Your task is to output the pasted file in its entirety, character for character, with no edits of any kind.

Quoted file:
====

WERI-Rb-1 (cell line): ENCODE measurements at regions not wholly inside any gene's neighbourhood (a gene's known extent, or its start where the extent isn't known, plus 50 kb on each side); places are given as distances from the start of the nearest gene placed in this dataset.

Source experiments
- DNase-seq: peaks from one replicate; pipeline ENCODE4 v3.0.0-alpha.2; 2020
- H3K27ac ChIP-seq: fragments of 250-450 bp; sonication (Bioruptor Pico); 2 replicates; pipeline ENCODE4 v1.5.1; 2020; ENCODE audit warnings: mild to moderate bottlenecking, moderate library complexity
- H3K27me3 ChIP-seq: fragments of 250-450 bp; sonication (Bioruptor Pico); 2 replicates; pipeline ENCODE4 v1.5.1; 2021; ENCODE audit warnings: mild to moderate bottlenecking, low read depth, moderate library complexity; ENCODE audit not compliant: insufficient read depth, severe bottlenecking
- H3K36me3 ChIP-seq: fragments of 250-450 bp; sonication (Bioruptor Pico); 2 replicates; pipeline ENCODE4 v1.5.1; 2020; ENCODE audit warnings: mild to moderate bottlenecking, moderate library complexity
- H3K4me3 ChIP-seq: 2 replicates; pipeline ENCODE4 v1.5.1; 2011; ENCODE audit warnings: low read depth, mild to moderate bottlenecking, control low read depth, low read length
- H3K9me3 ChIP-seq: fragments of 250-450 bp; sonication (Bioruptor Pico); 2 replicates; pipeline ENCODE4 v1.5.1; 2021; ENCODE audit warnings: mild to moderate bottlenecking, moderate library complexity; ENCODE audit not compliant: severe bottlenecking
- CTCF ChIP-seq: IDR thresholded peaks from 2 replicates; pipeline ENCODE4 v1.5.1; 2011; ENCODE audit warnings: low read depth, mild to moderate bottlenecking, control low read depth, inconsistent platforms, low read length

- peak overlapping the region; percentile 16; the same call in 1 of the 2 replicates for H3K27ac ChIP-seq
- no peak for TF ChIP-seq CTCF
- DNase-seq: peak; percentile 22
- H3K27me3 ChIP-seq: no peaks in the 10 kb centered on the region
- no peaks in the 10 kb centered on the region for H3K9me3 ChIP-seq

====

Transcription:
WERI-Rb-1 (cell line): ENCODE measurements at regions not wholly inside any gene's neighbourhood (a gene's known extent, or its start where the extent isn't known, plus 50 kb on each side); places are given as distances from the start of the nearest gene placed in this dataset.

Source experiments
- DNase-seq: peaks from one replicate; pipeline ENCODE4 v3.0.0-alpha.2; 2020
- H3K27ac ChIP-seq: fragments of 250-450 bp; sonication (Bioruptor Pico); 2 replicates; pipeline ENCODE4 v1.5.1; 2020; ENCODE audit warnings: mild to moderate bottlenecking, moderate library complexity
- H3K27me3 ChIP-seq: fragments of 250-450 bp; sonication (Bioruptor Pico); 2 replicates; pipeline ENCODE4 v1.5.1; 2021; ENCODE audit warnings: mild to moderate bottlenecking, low read depth, moderate library complexity; ENCODE audit not compliant: insufficient read depth, severe bottlenecking
- H3K36me3 ChIP-seq: fragments of 250-450 bp; sonication (Bioruptor Pico); 2 replicates; pipeline ENCODE4 v1.5.1; 2020; ENCODE audit warnings: mild to moderate bottlenecking, moderate library complexity
- H3K4me3 ChIP-seq: 2 replicates; pipeline ENCODE4 v1.5.1; 2011; ENCODE audit warnings: low read depth, mild to moderate bottlenecking, control low read depth, low read length
- H3K9me3 ChIP-seq: fragments of 250-450 bp; sonication (Bioruptor Pico); 2 replicates; pipeline ENCODE4 v1.5.1; 2021; ENCODE audit warnings: mild to moderate bottlenecking, moderate library complexity; ENCODE audit not compliant: severe bottlenecking
- CTCF ChIP-seq: IDR thresholded peaks from 2 replicates; pipeline ENCODE4 v1.5.1; 2011; ENCODE audit warnings: low read depth, mild to moderate bottlenecking, control low read depth, inconsistent platforms, low read length

- peak overlapping the region; percentile 16; the same call in 1 of the 2 replicates for H3K27ac ChIP-seq
- no peak for TF ChIP-seq CTCF
- DNase-seq: peak; percentile 22
- H3K27me3 ChIP-seq: no peaks in the 10 kb centered on the region
- no peaks in the 10 kb centered on the region for H3K9me3 ChIP-seq